Even weak provisions for public funding would be useful, to provide seed money for minor party candidates and are, therefore, useful in promoting a democratic system. Laws for implementing this are not easy to devise. It is necessary to provide at least minimal funds to legitimate candidates, while guarding against schemes to divert public funds into private pockets. But, existing laws for public funding do not help third party presidential candidates, and those in control, the same people who excluded third parties from the presidential debates, are not likely to permit the passage of laws that would help finance their campaigns.

    People Versus Money

    As indicated above, breaking the 2-party monopoly, which is fueled by money supplied by big corporations and wealthy people, might appear to be a hopeless struggle. But maybe not. There is more to election campaigns than money. While it takes big bucks to buy time on TV, where most electioneering takes place nowadays, there are other ways to campaign. If we are to come up with a way to further the interests of people as opposed to dollars, then we need to use a people-to-people approach, which shouldn't be too hard, since, ultimately, votes are cast by people.

    In olden times, people actually talked directly to other people, asking them to vote for specific candidates. One method was simply to knock on doors in their neighborhoods. Another was to hold house parties, inviting neighbors to attend. Larger meetings, or demonstrations focussed on specific issues, have also been used effectively in election campaigns. Still another method was to hand out leaflets on the street. Such low-tech approaches are labor intensive, but very effective. Instead of money, it requires people willing to donate time and energy. It also has the merit of treating voters respectfully, as real people to be reasoned with, as opposed to treating them as targets of sound bites.

    For those who might regard such primitive, person-to-person, methods as beneath them (not to mention the risk of exposure to contagious diseases!), there is the high tech approach. The internet can be used in a number of ways to get the word out about issues and candidates. Apart from party and candidate websites, now standard campaign tools, there are various websites on which political issues are discussed, and inputs invited.

    Other potentially useful internet facilities include Facebook and Twitter. Email lists can be compiled and online discussion groups formed or joined. Of course all these methods are already being used to exchange political ideas. What is needed are better organized operations by the third parties, to mobilize and intelligently deploy adequate numbers of volunteers.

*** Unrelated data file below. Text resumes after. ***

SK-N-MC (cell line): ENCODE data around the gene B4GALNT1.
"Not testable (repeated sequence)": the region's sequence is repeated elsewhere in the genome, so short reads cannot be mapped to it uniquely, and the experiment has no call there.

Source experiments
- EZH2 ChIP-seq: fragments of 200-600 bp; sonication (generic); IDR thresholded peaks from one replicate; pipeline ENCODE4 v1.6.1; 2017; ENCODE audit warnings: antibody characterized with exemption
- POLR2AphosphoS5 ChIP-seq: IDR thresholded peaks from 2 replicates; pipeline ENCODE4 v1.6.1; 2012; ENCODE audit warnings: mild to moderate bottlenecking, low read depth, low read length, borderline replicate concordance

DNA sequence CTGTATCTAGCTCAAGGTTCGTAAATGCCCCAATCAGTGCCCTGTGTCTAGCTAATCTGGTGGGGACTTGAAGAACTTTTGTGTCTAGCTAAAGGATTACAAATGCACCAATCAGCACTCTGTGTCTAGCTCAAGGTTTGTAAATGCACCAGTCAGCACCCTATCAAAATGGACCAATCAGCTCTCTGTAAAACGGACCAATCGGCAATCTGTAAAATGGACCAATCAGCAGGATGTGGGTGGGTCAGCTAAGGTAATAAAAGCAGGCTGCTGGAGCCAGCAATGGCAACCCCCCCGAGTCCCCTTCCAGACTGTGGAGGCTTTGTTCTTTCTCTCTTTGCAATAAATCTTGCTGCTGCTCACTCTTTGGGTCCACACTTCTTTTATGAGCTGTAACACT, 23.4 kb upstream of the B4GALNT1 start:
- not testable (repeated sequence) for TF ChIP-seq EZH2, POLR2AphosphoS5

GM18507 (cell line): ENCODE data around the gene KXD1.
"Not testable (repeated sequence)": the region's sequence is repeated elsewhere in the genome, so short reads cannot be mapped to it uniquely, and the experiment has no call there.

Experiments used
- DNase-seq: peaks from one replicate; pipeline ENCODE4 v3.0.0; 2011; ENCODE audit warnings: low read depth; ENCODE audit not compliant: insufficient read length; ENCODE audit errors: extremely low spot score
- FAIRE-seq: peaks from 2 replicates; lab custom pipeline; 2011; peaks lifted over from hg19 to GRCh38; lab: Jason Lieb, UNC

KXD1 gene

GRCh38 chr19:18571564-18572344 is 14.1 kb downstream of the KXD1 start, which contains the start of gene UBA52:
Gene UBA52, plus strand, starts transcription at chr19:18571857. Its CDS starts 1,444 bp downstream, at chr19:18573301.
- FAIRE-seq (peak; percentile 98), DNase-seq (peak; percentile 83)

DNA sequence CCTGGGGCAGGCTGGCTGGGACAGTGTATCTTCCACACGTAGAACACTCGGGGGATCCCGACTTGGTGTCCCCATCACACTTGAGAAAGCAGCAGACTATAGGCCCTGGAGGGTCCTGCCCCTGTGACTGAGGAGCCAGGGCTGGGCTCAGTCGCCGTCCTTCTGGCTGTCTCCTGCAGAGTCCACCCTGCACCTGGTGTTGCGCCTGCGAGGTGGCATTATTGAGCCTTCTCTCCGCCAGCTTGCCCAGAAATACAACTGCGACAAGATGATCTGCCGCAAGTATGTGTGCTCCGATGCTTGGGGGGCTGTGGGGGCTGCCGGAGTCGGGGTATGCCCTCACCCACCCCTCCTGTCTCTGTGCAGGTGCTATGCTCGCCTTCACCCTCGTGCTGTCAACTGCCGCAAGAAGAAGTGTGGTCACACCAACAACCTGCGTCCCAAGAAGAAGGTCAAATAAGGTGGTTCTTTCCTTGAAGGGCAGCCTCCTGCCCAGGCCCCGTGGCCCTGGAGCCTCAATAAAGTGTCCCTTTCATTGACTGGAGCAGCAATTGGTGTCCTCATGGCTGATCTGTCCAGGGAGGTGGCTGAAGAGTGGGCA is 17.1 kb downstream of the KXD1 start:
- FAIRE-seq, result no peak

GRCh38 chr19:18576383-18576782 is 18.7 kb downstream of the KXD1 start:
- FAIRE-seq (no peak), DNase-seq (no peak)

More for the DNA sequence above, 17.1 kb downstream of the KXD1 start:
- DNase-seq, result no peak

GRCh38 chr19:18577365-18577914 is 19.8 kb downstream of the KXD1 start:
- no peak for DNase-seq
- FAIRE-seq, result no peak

The Voter ID Problem

    There are other election-related situations in which ordinary people can act directly and effectively without the need for pots of money. A good example is the area of voter registration, and identification of voters at the polls. There are claims, not backed by much evidence, that many people not legally entitled to vote are fraudulently casting ballots. The proposed solution is to require voters to show up at the polls with photo ID cards. But, many people, especially among the rural and inner city poor, do not have such cards and would have trouble obtaining them; often they would have to get to some remotely located office, open only at awkward times.

    Due to suspicion (which I believe is well founded) that this voting requirement is part of an effort to discourage poor people from voting, organizations concerned about this effect have been fighting against voter ID requirements in the political arena, e.g., in state legislatures.

    But, regardless of whether or not significant numbers of people not entitled to vote are in fact doing so illegally, a requirement for appropriate voter ID is not unreasonable. Efforts to block or eliminate such a requirement are hard to justify, costly, and are likely to fail in many cases. A much better use of resources would be to accept the need for reasonable ID at the polls, and then to organize locally to assist poor people in meeting that requirement. For example, volunteers could inform people of the need for ID, and offer to drive them to the offices issuing them. This approach would be less costly, more likely to succeed, less vulnerable to legitimate criticism, and would fit neatly into a general campaign to get out the vote.

    Can People Prevail Over Money?

    Of course, some money is needed for the methods sketched above. But, even if efforts to get some public funding fail, it is surely feasible to raise modest campaign funds via small individual contributions not exceeding a hundred dollars.

    Can a small number of very wealthy people use large sums of money to elect governments that will consistently favor the wealthy against the vast majority of the population? Indeed this has been happening in an increasingly blatant manner for a long time.

    But it doesn't have to be that way. The big advantage that the 99% has over the 1% is that there are more of us than there are of them. The challenge is to exploit that advantage intelligently to overcome the money factor.


    ACLU, "Amicus Curiae Brief on Citizens United Case", 7/29/2009

    FEC, "Public Funding of Presidential Elections", Federal Election Commission, February 2012

    Ira Glasser, "Understanding the Citizens United Ruling", The Huffington Post, February 3, 2010

    Sara Kugler, "Bloomberg Campaign Spending Actually $108 Million", Huffington Post, 1/15/2010

    Stephen H. Unger, "The Rich and the Rest of Us: Gross Inequality Versus Democracy", Ends and Means, January 13, 2009

    Comments are welcomed and can be sent to me at unger(at)cs(dot)columbia(dot)edu